Temperatures are dipping, and the outside is getting colder in preparation for the long winter season ahead. Soon our mornings will become frostier, and our days will turn chilly. While you may enjoy mugs of hot coffee, cozy blankets, and warm fires, your leafy friends might have a hard time surviving.Â
So, this is the best time to move any vacationing plants back indoors before the cold season sets in. Here are some tips to guide you through when moving your outdoor plants, indoors.
1. Plan for the Best Moving Time
You need to know the best time to bring your plants indoors. As weather patterns and climate vary across the country, the time for you to bring the plants indoors will also vary.
A general rule of thumb is that, when making the move, ensure that the temperature is not below 60 degrees F. Just like people, most plants are comfortable in day time temperatures of about 65-75 degrees F.
2. Sort Out Your Plants
Decide which plants you are going to bring indoors before the actual moving day. Consider the health of your plants and make a decision of the plants to move in and the ones to put in the compost pile.
Donâ€™t think that bringing an ailing plant indoors will rescue it. Plants that have been struggling to survive outdoors might still find it hard to keep up with the dry air, low humidity, and low light levels. Be selective and try giving priority to the healthy plants.
It also helps to avoid taking some large plants in. Small or medium-sized plants have the highest chances of surviving.
3. Prepare Your Plants for the Move
Before moving, thoroughly check the outside of the plant pots. Check out for signs of mold or moss. Scrub the pots thoroughly to remove moss, mold and even any dirt that might have accumulated on the pots during their stay outdoors.
Also, avoid shocking your leafy guests with a sudden change of environment.
An abrupt change of temperature and humidity can put the plants in a state of shock and cause it to wilt or even die. For the first few days of moving, you can bring your plants in the evening and move them back outside during the day. This will help them transition seamlessly to indoor life.
4. Look out for the HitchhikersÂ
Inspect your plants for any signs of aphids, mealybugs, spider mites, and the like. These bugs tend to hitchhike on the outdoor plants, and when on the inside, they rapidly multiply and spread to the other indoor plants.
Examine the shoot, stem intersections, and the underside of the leaves. They tend to hang out there secretly before spreading to other areas.
Make sure to spray insecticidal soap or neem oil a few days before moving to when you notice any signs of pests or their eggs.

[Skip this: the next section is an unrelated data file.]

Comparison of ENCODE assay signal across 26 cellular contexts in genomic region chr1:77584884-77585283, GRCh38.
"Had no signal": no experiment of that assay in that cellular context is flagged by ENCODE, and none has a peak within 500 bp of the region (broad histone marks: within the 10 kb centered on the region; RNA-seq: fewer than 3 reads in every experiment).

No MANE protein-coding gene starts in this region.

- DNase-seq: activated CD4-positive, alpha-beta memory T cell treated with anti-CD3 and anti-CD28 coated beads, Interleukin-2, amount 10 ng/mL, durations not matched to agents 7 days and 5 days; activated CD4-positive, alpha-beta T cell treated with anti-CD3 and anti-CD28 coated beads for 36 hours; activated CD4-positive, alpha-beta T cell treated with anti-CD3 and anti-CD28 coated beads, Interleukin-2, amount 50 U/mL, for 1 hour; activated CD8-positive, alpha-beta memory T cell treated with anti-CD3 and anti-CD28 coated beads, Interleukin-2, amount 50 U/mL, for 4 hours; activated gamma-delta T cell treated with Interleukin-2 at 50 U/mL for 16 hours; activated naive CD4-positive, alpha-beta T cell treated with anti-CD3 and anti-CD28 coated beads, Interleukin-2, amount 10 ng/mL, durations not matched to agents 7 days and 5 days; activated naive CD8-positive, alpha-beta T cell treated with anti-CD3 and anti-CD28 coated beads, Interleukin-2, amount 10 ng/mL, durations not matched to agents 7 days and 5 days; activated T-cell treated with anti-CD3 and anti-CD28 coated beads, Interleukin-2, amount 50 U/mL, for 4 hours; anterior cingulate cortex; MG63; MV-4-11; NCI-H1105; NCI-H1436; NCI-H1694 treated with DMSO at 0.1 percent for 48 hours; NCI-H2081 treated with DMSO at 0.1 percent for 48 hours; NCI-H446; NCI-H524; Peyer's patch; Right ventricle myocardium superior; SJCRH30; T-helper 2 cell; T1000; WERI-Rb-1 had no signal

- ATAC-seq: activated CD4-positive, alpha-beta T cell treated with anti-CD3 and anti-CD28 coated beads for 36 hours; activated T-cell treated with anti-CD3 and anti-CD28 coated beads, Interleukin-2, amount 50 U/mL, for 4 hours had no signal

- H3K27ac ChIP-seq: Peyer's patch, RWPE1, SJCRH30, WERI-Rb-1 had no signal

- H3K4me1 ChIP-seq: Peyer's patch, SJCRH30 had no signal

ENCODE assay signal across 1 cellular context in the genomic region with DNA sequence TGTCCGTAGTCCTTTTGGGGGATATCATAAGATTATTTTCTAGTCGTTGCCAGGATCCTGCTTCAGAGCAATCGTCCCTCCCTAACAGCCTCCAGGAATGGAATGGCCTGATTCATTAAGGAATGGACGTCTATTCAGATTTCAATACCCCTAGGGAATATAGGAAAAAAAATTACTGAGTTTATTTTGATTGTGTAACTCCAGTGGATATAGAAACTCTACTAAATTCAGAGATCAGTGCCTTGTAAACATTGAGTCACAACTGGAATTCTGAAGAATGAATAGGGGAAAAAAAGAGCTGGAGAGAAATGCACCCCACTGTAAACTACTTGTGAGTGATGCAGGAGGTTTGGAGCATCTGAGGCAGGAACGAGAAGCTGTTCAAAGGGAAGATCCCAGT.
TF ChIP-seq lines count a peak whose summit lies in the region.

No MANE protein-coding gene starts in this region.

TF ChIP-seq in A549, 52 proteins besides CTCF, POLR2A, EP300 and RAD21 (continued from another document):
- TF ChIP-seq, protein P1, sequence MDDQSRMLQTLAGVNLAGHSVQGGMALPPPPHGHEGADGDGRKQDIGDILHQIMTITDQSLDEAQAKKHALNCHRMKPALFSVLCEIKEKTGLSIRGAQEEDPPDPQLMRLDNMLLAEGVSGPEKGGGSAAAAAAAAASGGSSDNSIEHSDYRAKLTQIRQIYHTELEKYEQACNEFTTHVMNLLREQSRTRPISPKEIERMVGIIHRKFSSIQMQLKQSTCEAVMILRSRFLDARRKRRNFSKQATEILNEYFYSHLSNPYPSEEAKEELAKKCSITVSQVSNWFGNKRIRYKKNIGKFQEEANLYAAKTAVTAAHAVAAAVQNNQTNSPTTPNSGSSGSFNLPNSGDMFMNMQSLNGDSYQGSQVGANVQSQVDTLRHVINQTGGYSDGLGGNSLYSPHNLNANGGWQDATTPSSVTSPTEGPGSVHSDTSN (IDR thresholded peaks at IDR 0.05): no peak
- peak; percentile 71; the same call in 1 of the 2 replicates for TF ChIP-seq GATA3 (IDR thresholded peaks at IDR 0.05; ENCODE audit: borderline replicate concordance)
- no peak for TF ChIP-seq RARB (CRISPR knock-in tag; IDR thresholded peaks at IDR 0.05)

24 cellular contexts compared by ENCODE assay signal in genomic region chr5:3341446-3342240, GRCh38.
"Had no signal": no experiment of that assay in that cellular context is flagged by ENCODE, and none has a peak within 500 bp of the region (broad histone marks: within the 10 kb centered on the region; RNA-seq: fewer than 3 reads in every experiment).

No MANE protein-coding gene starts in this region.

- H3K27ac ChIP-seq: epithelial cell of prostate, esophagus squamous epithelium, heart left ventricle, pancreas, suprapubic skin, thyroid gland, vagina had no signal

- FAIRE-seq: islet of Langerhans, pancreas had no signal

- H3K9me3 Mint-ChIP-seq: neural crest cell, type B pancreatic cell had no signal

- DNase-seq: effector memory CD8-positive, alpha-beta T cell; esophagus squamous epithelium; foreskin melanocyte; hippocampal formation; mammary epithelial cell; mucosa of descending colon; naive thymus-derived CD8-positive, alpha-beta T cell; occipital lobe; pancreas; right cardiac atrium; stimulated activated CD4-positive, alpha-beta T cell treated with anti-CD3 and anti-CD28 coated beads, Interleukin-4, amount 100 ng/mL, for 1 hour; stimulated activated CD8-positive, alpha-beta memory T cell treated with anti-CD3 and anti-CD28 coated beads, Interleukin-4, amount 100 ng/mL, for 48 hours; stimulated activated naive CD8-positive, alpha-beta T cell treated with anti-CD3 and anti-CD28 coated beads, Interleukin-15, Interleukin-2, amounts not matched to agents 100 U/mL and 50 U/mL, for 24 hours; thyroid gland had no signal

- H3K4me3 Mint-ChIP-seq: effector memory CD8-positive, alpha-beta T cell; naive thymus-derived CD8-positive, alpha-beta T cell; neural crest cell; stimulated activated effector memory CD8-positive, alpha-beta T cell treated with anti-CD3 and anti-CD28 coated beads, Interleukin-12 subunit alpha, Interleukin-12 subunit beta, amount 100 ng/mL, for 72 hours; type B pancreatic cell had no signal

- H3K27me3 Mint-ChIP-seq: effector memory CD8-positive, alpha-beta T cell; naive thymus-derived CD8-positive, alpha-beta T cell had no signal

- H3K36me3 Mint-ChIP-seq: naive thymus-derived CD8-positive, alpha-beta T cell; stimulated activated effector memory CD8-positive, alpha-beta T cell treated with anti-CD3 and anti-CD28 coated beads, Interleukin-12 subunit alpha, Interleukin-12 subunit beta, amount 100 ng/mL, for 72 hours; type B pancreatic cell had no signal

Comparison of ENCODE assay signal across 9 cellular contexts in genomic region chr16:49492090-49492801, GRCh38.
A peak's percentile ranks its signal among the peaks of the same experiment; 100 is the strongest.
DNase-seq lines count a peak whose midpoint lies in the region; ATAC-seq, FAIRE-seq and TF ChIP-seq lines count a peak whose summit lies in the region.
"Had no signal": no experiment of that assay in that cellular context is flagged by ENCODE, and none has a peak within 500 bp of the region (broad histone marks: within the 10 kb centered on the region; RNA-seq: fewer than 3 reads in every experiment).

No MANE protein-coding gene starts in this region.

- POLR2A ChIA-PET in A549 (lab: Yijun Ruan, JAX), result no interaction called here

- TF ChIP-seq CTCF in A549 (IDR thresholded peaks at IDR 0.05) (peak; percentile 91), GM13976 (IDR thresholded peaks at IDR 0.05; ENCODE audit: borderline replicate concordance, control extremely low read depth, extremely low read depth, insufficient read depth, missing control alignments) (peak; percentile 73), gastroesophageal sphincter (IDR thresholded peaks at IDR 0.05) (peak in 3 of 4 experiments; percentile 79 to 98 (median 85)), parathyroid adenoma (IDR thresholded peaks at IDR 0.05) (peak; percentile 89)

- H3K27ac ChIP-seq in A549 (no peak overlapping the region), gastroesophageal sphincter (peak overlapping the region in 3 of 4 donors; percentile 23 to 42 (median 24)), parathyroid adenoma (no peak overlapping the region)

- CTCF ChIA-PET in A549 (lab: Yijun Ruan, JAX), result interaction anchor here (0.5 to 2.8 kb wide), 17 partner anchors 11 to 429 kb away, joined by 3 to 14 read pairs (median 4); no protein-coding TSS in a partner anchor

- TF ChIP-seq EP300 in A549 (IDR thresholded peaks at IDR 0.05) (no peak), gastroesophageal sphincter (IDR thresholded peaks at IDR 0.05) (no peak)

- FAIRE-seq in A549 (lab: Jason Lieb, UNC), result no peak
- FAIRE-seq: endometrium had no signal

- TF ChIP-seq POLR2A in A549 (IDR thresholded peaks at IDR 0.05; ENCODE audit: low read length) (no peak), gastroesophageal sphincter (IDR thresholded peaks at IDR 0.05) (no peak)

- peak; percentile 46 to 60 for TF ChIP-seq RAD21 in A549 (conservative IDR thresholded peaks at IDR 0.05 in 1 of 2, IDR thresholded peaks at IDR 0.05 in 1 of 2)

5. Prepare your Indoor Space
Plants that tend to go dormant during winter will require little to no attention after moving them indoors. So letâ€™s move the tender subtropical and tropical plants that probably make up the bulk of your bulk collection.
Helping your plants acclimate successfully to indoor life can be a challenging task. Make sure to do the following when preparing your indoor space;
– Light up your Indoor Space
Itâ€™s probably no surprise that light tops the list of the essential things to do when preparing your indoor space for your plants. Light is truly an essential part of your plantsâ€™ growth.
Most plants will require about 6-8 hours to grow comfortably. However, during the winter season, it can be a tall order if you will be relying on natural light to illuminate your indoor plants.
We recommend that you place your plants closer to a window, install reflective materials like aluminum foil, or get some LEDs to maximize the amount of light indoors.
– Check on the Temperature in your Indoor Space
Some indoor spots can be very cold and consequently, deadly for your plants. Therefore, always ensure that your indoor temperatures fall between 65-75 degrees F.
A thermometer can come in handy when measuring your indoor temperature, when looking for the best spot to place your plants. It also helps to make sure that your plants are not in an area that they will get hit by blasts of cold arctic air when you open and close windows and doors near them.
– Moisture and HumidityÂ
The average humidity levels in most homes during winter hovers around 40 percent or less. Your plants need almost twice that humidity. You, therefore, need to come up with an approach to increase the amount of humidity in your indoor space.
An old fashioned approach to do this is by placing a pebble-filled dish near each plant pot. As the water evaporates from the dish, it contributes to the humidity in your growing area.
A conventional humidifier or misting equipment can also help for very low humidity levels.
Most of your plants might not be good candidates for this winter season. But just because it’s getting more chilly and frostier, it doesnâ€™t mean you have to part ways with your leafy plant friends. With a bit of effort and the above tips, your plants will not only survive indoors but will thrive.